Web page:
Edited by Michael A. Crew and Timothy J. J. Brennan
Misconceptions surround the United States Postal Serviceís (USPS) current organizational structure. If unaddressed, they may result in an inappropriate policy response to its current severe fiscal and governance challenges. USPS, although clearly a federally owned entity, is not a state-owned enterprise (SOE) in the sense that this term is normally understood in the United States and in other advanced economies. It is instead an independent government organization (IGO) within the federal government, and thus lacks the standard attributes of an SOE. There are many differences between the USPS as an IGO and other commercial enterprises. First, its ownership structure remains opaque and poorly defined. Ownership shares in USPS, for example, do not exist in a legal sense as they do in other SOEs, such as Amtrak. Moreover, USPS is not subject to the standard rules and norms that apply to large publicly traded, privately owned corporations. It does not have a board of directors, for example, that is charged explicitly with making decisions in the interest of firm owners. In addition, it is restricted by statute in its ability to compensate executives according to prevailing market conditions. Most fundamentally, it lacks the basic commercial discretion and decision control necessary to pursue market opportunities, which are the hallmark of any entity termed an ëenterpriseí.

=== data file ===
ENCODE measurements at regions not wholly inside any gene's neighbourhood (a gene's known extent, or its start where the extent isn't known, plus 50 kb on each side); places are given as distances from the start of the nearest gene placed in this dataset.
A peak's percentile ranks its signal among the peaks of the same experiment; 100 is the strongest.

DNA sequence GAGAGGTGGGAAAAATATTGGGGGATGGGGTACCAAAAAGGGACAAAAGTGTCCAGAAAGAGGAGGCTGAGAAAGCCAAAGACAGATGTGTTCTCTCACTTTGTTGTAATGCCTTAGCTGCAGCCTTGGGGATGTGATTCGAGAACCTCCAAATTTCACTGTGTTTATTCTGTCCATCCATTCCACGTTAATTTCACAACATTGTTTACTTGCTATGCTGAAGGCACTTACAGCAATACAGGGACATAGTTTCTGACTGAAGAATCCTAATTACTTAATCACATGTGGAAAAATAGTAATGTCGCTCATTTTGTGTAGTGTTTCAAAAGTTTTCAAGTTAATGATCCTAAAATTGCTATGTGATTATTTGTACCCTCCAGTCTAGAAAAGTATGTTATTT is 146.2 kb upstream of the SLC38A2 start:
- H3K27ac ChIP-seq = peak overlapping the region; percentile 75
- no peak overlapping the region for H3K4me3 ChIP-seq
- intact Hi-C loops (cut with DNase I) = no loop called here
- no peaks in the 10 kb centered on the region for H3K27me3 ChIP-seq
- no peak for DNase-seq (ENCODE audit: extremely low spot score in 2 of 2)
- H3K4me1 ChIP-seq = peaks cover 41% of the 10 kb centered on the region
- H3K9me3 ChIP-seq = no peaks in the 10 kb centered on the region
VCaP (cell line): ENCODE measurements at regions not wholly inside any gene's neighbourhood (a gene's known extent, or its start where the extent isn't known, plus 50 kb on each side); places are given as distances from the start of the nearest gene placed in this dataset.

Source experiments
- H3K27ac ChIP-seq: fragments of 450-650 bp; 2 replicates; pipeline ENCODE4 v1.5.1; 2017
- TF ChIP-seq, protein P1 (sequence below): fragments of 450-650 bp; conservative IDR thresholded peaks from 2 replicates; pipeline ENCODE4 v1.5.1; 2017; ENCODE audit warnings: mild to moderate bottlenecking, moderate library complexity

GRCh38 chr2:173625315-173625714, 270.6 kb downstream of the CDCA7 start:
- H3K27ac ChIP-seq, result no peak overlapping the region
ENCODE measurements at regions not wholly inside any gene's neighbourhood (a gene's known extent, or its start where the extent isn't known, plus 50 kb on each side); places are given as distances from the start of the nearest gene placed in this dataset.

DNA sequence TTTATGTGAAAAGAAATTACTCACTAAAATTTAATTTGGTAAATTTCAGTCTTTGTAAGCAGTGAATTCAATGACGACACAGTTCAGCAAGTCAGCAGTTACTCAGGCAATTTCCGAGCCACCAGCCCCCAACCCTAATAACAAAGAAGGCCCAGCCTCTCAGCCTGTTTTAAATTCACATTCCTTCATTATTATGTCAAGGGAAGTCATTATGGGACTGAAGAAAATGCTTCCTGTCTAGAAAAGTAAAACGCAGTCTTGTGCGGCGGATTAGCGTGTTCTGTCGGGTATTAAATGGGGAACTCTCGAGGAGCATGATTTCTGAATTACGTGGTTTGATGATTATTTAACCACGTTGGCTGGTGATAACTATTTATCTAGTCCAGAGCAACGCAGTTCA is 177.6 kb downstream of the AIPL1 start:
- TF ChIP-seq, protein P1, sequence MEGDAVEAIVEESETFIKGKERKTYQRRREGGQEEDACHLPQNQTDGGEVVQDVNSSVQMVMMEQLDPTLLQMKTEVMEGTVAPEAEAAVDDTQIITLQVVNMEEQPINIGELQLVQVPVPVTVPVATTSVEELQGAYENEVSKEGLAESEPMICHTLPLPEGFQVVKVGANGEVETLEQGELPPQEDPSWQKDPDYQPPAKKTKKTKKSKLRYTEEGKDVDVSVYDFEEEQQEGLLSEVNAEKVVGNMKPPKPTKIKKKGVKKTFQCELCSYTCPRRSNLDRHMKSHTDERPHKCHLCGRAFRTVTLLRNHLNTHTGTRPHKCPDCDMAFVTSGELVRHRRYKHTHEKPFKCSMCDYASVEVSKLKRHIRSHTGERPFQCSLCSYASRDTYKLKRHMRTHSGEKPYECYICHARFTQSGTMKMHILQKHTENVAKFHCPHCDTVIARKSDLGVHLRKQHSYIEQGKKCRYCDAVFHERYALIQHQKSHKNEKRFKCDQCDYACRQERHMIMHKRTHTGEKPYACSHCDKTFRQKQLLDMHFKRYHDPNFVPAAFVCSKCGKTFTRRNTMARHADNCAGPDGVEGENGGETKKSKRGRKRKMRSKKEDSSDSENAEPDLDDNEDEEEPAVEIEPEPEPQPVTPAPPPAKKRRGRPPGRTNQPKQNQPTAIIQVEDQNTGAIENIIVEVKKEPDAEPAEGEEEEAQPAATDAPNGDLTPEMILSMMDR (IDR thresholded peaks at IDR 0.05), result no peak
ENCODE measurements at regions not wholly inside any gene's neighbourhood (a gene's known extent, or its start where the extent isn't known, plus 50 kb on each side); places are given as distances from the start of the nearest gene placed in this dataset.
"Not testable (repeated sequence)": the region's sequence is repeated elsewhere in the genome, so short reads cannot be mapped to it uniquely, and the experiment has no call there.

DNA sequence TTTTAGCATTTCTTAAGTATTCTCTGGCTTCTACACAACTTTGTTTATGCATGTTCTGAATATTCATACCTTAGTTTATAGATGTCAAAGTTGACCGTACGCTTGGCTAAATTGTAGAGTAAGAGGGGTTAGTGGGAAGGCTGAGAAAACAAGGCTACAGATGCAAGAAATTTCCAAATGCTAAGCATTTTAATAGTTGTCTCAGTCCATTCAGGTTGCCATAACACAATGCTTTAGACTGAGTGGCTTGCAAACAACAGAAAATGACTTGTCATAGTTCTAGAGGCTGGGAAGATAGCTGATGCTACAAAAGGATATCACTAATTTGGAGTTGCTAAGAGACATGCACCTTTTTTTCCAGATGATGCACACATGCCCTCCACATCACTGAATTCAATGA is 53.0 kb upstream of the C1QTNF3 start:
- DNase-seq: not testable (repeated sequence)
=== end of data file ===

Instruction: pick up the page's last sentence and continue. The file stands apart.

You are not authenticated to view the full text of this chapter or article.
Elgaronline requires a subscription or purchase to access the full text of books or journals. Please login through your library system or with your personal username and password on the homepage.
Non-subscribers can freely search the site, view abstracts/ extracts and download selected front matter and introductory chapters for personal use.
Your library may not have purchased all subject areas. If you are authenticated and think you should have access to this title, please contact your librarian.